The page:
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Bruce Watt, Tablelands Livestock Health and Pest Authority, Bathurst

Posted Flock & Herd December 2011


Fusobacterium necrophorum is a widespread anaerobic bacterium inhabiting the gut and excreted in the faeces of herbivores. The feet, oral cavity, pharynx, liver and occasionally mammary gland, abomasum, joints and female reproductive tract of ruminants can become infected, especially if damaged. Necrobacillosis typically affects the oral cavity (oral necrobacillosis) or larynx and pharynx (calf diphtheria) of calves raised under insanitary conditions or those subject to stress or concurrent disease (Beveridge 1983). Consequently, necrobacillosis is rare in beef calves raised on pasture.


Two calves approximately 2 months old in a mob of 25 Hereford cows with calves at foot were noticed to be sick. The dams, mixed age Hereford cows, were in fat condition and the calves were well grown. The mob was running on a barley grass, ryegrass and subterranean clover pasture with some improved species. The calves were initially examined on 20th April 2011. After calf diphtheria was diagnosed, the case was referred to a private practitioner for treatment. One calf appeared to improve with antibiotic (penicillin) therapy, but died suddenly on 15th May. The second calf recovered.

Clinical findings

At the initial examination, both calves were dyspnoeic. The first calf had an extended neck with open-mouthed breathing and stertorous respiration. The second calf was brighter but also exhibited snoring respiration. Respiratory sounds were most audible over the laryngeal. Inspiration could be obstructed by gently pressing on the lateral walls of the larynx. Both calves were febrile. Based on these findings, calf diphtheria was diagnosed.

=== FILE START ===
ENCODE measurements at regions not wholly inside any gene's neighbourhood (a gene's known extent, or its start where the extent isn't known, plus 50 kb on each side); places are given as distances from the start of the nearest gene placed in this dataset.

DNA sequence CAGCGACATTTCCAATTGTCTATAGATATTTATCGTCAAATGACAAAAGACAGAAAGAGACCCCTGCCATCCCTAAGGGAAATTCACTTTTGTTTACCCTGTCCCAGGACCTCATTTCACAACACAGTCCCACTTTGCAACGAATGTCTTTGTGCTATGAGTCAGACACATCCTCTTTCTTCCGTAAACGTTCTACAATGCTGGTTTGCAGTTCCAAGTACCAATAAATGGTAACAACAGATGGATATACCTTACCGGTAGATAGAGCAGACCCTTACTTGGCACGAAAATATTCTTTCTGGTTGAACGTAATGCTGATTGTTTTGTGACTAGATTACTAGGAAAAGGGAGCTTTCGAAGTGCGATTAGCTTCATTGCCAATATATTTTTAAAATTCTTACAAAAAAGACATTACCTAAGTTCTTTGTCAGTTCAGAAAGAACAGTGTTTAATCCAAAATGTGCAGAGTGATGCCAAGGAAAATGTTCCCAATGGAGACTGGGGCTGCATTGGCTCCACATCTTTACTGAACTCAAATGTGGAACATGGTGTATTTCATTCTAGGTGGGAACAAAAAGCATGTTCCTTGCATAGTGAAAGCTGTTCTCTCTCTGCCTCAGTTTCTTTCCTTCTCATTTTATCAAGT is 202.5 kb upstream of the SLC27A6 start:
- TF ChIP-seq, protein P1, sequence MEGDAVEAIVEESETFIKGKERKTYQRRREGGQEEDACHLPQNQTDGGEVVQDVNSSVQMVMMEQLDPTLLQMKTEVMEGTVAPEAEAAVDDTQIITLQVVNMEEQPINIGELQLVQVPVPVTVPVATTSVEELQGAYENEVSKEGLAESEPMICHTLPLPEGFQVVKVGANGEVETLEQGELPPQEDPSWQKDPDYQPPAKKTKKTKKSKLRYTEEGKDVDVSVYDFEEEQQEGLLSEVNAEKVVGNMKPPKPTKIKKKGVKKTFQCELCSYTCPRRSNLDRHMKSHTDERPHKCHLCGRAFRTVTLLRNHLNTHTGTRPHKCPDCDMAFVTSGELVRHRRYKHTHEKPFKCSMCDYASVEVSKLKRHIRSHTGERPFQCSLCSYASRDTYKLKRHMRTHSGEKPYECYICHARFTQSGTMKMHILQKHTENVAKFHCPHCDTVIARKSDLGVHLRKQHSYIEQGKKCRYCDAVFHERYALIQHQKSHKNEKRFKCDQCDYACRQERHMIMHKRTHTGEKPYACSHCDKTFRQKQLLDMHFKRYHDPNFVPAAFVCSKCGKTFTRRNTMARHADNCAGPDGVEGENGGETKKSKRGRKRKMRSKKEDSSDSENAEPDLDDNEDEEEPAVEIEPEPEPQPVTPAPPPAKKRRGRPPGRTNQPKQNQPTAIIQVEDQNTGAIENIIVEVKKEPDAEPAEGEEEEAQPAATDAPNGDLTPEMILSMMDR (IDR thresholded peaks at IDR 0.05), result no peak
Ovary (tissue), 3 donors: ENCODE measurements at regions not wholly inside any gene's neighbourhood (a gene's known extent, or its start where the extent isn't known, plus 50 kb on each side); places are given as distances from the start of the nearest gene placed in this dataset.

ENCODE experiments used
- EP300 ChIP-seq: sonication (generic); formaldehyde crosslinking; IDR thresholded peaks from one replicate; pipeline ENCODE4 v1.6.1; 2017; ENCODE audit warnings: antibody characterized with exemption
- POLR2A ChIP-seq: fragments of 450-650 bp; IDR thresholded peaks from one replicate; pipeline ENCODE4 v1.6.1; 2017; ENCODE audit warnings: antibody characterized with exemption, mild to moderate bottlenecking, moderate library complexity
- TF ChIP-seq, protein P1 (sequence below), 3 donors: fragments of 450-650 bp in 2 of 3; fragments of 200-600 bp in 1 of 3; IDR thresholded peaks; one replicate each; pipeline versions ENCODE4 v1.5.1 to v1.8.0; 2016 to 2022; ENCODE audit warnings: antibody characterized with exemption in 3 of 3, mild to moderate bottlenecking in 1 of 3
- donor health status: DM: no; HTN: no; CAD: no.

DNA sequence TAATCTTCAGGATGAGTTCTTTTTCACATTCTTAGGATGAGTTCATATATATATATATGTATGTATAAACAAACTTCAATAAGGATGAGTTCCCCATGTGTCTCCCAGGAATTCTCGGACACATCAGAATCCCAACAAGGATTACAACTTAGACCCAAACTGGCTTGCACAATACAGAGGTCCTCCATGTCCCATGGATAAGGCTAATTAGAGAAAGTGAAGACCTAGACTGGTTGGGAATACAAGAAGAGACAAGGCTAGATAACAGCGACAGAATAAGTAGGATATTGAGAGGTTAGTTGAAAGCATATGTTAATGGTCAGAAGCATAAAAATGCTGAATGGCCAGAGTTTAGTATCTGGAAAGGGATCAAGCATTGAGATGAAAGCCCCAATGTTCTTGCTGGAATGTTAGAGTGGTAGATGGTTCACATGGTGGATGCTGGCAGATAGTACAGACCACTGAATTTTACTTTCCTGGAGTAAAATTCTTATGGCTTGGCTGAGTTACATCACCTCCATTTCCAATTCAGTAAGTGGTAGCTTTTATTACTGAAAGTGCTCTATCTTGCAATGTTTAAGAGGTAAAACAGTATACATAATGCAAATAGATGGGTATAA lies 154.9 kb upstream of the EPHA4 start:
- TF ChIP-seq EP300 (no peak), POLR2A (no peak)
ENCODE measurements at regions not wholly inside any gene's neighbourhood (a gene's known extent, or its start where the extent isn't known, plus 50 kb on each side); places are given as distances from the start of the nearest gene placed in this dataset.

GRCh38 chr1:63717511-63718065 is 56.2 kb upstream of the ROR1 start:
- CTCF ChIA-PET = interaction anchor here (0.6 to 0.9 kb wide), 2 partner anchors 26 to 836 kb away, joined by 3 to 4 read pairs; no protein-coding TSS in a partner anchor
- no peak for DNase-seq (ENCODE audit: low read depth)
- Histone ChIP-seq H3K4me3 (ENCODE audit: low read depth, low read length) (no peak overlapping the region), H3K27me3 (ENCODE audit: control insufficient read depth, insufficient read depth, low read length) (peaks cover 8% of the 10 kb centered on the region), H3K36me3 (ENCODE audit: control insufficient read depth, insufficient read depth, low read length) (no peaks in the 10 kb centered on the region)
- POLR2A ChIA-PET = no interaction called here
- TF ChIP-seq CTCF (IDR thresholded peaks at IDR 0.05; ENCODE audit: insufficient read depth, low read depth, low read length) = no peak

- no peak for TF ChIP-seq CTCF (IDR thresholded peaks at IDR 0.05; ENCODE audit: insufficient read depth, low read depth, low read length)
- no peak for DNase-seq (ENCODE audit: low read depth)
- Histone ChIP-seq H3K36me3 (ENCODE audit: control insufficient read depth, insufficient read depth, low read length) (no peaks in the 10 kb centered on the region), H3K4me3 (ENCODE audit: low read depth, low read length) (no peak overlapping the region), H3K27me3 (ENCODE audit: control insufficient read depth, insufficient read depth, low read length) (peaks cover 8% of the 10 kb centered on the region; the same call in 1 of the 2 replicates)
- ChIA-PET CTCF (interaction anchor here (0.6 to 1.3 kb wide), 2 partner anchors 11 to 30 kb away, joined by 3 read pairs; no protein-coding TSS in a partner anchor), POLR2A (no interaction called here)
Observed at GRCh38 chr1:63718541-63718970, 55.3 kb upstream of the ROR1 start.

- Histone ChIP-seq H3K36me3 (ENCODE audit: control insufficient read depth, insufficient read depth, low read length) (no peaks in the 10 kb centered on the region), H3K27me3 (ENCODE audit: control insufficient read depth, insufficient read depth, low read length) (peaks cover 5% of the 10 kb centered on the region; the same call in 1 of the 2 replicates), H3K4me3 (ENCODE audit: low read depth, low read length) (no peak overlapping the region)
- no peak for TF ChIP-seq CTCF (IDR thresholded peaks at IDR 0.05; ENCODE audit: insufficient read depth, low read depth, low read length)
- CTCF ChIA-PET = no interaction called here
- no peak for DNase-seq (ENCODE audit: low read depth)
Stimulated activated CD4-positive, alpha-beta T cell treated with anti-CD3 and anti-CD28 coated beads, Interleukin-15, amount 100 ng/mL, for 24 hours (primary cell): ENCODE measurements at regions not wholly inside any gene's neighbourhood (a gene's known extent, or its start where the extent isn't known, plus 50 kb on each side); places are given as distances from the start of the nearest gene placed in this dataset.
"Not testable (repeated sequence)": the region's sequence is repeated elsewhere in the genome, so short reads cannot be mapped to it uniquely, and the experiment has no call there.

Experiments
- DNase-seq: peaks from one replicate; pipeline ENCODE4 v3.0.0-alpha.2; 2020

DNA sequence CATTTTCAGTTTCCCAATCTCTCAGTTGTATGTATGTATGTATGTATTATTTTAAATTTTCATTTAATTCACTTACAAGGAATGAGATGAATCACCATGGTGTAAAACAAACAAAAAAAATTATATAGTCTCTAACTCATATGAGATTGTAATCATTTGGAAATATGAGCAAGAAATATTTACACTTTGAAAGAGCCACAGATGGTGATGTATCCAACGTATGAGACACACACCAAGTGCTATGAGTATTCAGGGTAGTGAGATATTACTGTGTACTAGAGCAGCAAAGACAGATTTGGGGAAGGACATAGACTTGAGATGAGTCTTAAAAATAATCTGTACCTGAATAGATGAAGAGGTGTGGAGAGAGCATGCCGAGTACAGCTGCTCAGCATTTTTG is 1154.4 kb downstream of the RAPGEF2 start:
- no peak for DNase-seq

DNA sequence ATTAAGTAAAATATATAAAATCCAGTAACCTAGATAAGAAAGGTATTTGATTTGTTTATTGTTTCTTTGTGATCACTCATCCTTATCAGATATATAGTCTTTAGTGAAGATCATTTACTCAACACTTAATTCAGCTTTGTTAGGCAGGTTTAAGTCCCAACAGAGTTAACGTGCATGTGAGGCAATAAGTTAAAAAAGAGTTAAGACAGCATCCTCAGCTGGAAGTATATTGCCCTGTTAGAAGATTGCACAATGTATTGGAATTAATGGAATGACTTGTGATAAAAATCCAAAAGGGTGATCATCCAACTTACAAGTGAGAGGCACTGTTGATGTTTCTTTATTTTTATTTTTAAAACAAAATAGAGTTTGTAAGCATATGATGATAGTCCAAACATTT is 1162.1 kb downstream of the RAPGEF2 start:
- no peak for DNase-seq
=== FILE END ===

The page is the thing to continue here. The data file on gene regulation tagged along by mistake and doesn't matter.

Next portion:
Image of cow with dead calf
Figure 1 - One affected calf died suddenly three weeks after antibiotic therapy was instigated, while the other recovered

Necropsy findings

The internal mucosa of the larynx was lined with a 5mm thick layer of yellow tightly adherent caseous material. Surrounding tissues were hyperaemic and some ingesta was lodged anterior to the diphtheritic ring within the larynx.

Image of post-mortem view of bovine larynx
Figure 2 - Trachea and larynx opened to demonstrate diphtheritic membrane lining the larynx


As the gross lesion was consistent with calf diphtheria it was considered unnecessary to confirm the presence of F. necrophorum.

This case is unusual in that it occurred in two otherwise apparently healthy beef calves raised under a conventional pasture system. It is suggested that the predisposing lesions are contact ulcers of the larynx caused by repeated closure of the larynx (Radostits et al. 2007). Previous respiratory disease may have contributed although there was no evidence of this in the herd.

Despite antibiotic therapy one calf died. Given the chronic and intractable nature of the lesion, this is not surprising. The calf would have been susceptible to asphyxiation either from necrotic material in the larynx or from ingesta.


  1. Beveridge WIB (1983) Animal Health in Australia, Volume 4 Bacterial Diseases of Cattle, Sheep and Goats, pp 178-183
  2. Radostits OM, Gay CC, Hinchcliff KW and Constable PD (2007) Veterinary Medicine, 10th Edition. p 1079


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